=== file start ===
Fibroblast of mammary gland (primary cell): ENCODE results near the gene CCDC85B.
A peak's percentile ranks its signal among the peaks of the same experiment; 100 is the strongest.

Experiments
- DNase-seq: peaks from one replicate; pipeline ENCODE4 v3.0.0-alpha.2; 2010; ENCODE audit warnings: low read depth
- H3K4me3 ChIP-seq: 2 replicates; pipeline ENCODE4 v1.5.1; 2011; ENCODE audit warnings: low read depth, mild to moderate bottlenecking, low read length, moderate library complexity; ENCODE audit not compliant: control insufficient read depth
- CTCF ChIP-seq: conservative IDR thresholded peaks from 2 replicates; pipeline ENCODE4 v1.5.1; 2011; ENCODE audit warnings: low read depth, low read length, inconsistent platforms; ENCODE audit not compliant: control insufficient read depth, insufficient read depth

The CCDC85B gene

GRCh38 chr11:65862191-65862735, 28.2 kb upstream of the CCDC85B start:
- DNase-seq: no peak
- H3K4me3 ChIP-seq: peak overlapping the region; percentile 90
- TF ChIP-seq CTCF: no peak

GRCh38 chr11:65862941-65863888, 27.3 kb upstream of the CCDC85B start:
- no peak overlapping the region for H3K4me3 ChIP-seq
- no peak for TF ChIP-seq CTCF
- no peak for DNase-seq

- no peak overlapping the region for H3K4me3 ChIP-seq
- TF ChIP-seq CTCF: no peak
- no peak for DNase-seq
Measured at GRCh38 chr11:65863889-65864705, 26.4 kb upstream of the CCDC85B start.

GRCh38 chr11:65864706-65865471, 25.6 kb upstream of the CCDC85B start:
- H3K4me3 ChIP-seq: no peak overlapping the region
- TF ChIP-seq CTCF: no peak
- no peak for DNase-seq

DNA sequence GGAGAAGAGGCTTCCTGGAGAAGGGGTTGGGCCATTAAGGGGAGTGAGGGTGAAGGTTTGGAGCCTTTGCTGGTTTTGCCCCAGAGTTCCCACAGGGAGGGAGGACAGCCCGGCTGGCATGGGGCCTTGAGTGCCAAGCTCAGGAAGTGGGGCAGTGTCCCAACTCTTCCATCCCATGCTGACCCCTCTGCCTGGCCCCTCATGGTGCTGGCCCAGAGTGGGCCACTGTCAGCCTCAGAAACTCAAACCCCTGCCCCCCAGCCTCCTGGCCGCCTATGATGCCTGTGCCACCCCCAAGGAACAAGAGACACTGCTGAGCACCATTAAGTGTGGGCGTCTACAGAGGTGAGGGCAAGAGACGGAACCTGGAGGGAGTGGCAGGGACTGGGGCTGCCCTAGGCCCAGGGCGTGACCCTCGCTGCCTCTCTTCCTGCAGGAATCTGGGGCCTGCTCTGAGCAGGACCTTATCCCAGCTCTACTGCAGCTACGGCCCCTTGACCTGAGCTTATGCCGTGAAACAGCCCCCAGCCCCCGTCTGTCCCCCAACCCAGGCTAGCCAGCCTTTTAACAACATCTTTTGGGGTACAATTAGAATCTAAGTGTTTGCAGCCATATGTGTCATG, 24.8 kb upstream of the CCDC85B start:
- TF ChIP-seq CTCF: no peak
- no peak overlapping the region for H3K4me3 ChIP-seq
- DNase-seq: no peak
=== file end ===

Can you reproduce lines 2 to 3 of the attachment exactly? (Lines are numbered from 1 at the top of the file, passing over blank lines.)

A peak's percentile ranks its signal among the peaks of the same experiment; 100 is the strongest.

Experiments